George Wren MURRAY

MURRAY, George Wren

Service Number: 422
Enlisted: 22 August 1914, Roseberry Park, New South Wales
Last Rank: Driver
Last Unit: 10th Field Artillery Brigade
Born: Fairy Burn, New South Wales, Australia, 15 February 1892
Home Town: Orange, Orange Municipality, New South Wales
Schooling: Not yet discovered
Occupation: Farmer
Died: Pleurisy & heart failure, Military Hospital, Tidworth, Wiltshire, England, United Kingdom, 17 January 1918, aged 25 years
Cemetery: Tidworth Military Cemetery, England
Row C, Grave No. 265
Memorials: Australian War Memorial Roll of Honour, Orange Cenotaph, Orange St John's Uniting Church Roll of Honour, Orange WW1 Honour Board
Show Relationships

World War 1 Service

22 Aug 1914: Enlisted AIF WW1, Private, 422, 1st Light Horse Regiment, Roseberry Park, New South Wales
20 Oct 1914: Involvement AIF WW1, Private, 422, 1st Light Horse Regiment, Enlistment/Embarkation WW1, --- :embarkation_roll: roll_number: '1' embarkation_place: Sydney embarkation_ship: HMAT Star of Victoria embarkation_ship_number: A16 public_note: ''
20 Oct 1914: Embarked AIF WW1, Private, 422, 1st Light Horse Regiment, HMAT Star of Victoria, Sydney
17 Jan 1918: Involvement AIF WW1, Driver, 422, 10th Field Artillery Brigade , --- :awm_ww1_roll_of_honour_import: awm_service_number: 422 awm_unit: 10th Australian Field Artillery Brigade awm_rank: Driver awm_died_date: 1918-01-17

Help us honour George Wren Murray's service by contributing information, stories, and images so that they can be preserved for future generations.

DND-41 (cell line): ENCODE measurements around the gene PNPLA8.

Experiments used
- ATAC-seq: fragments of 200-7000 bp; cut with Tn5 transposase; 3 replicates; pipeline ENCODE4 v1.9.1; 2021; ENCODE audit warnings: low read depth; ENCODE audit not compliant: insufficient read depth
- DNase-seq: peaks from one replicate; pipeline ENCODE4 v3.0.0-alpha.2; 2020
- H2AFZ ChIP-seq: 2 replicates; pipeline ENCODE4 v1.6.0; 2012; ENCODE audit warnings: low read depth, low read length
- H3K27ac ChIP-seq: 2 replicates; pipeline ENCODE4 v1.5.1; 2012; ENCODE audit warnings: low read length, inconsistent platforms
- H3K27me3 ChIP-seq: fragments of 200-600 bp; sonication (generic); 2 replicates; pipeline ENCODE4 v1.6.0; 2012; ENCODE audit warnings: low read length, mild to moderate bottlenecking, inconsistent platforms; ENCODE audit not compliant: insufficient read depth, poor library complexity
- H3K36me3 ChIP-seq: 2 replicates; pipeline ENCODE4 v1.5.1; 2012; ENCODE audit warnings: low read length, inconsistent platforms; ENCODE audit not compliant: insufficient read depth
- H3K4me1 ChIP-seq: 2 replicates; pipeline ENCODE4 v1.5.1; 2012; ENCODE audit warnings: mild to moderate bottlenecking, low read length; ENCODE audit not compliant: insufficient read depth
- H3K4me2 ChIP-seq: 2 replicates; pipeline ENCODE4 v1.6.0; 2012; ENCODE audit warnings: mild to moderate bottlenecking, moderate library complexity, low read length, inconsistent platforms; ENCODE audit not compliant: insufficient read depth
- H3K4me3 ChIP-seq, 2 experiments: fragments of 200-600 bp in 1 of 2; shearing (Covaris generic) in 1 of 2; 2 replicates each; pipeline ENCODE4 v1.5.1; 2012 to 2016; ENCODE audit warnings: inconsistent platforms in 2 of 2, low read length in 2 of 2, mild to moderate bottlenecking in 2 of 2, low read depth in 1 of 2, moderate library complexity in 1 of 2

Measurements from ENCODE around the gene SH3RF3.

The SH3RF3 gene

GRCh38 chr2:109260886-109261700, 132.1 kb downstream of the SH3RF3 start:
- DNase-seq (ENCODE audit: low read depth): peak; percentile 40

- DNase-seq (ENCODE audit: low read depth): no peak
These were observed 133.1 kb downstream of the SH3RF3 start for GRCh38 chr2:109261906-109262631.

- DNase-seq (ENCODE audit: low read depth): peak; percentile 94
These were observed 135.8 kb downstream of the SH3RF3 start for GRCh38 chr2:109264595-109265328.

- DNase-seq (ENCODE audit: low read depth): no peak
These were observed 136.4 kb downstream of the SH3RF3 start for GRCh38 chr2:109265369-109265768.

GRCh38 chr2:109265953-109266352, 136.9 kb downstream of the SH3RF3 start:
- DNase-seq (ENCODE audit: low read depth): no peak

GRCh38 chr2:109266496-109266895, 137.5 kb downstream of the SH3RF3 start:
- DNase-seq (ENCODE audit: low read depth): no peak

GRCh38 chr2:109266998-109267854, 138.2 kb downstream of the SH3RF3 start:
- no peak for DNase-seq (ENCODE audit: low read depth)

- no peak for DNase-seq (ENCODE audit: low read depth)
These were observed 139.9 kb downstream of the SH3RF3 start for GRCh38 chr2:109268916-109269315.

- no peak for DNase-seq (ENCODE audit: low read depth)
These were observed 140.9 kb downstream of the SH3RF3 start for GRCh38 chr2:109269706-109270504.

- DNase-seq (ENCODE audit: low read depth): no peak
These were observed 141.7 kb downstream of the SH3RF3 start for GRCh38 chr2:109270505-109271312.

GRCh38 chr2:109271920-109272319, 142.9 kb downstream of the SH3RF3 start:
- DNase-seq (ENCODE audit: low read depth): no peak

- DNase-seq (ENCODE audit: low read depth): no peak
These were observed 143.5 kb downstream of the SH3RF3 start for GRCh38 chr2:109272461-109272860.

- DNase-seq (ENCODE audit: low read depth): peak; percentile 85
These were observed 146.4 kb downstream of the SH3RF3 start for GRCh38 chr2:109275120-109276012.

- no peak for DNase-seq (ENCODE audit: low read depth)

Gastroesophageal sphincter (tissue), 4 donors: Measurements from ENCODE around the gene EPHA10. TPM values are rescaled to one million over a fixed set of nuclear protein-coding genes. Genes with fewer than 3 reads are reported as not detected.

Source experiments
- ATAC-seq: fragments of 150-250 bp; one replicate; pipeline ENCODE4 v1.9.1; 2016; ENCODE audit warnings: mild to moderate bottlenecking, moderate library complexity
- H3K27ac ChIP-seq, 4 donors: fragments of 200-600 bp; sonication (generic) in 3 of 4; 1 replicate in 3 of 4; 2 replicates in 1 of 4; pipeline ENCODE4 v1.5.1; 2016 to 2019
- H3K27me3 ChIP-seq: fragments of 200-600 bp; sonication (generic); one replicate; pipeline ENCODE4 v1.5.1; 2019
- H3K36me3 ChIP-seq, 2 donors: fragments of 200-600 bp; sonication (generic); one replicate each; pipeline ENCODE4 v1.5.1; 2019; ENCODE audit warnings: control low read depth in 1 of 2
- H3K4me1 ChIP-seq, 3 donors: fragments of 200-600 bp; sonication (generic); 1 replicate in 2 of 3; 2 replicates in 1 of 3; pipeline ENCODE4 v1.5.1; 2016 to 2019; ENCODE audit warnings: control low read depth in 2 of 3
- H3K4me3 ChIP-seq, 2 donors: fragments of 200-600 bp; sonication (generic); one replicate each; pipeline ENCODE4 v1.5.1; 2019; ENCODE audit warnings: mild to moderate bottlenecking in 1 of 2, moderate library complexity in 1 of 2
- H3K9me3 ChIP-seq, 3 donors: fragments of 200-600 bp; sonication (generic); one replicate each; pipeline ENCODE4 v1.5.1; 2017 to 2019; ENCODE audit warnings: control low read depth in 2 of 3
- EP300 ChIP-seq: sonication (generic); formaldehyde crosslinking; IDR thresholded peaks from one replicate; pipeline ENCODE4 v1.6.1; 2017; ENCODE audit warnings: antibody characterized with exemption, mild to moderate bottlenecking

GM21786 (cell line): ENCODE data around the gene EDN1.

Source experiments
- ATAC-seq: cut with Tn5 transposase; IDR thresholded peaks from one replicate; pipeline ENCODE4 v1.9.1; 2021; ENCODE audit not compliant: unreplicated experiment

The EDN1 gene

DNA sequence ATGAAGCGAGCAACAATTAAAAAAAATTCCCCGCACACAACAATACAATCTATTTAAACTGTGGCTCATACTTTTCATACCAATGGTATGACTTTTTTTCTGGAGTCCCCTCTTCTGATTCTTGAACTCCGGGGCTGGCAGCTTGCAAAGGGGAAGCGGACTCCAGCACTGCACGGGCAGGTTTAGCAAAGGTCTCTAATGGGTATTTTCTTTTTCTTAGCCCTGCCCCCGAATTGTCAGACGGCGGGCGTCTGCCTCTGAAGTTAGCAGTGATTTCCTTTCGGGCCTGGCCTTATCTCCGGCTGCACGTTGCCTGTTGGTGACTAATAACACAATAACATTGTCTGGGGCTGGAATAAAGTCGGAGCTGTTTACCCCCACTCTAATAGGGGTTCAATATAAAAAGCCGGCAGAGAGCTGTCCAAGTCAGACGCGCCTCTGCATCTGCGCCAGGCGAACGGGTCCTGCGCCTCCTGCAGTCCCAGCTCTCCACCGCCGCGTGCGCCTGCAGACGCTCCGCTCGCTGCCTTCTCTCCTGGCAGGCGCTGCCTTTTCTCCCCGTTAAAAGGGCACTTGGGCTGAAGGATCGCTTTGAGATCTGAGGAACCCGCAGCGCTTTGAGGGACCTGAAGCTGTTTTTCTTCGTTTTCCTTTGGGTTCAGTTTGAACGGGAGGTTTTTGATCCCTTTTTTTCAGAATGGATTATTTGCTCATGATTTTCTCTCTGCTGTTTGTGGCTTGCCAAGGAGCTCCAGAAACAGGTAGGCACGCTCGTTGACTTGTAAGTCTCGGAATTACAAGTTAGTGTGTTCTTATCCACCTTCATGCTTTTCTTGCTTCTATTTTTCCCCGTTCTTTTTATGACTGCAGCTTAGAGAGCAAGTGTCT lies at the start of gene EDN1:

Biography contributed by Evan Evans

The summary below was completed by Cathy Sedgwick – Facebook “WW1 Australian War Graves in England/UK/Scotland/Ireland 

Died on this date – 17th January…… George Wren Murray was born at Fairy Burn, Orange, New South Wales on 15th February, 1892.

He enlisted in the Australian Imperial Force (A.I.F.) on 22nd August, 1914 as a 22 year old, single, Farmer from Fairy Burn, Orange, NSW.

Private George Wren Murray embarked from Sydney, NSW on HMAT Star of Victoria (A16) on 20th October, 1914 with the 1st Light Horse Regiment “C” Squadron. His younger brother Private Sage Clyne Sinclair Murray, service number 423, embarked at the same time.

On 9th May, 1915 Private George Wren Murray embarked from Alexandria. He was admitted to 16th Stationary Hospital at Mudros on 6th August, 1915 with Diarrhoea & Dysentery then was admitted to 24th Casualty Clearing Station at Mudros on 22nd August, 1915 with Dysentery. Private Murray rejoined 1st Light Horse Regiment at Gallipoli Peninsula on 31st August, 1915.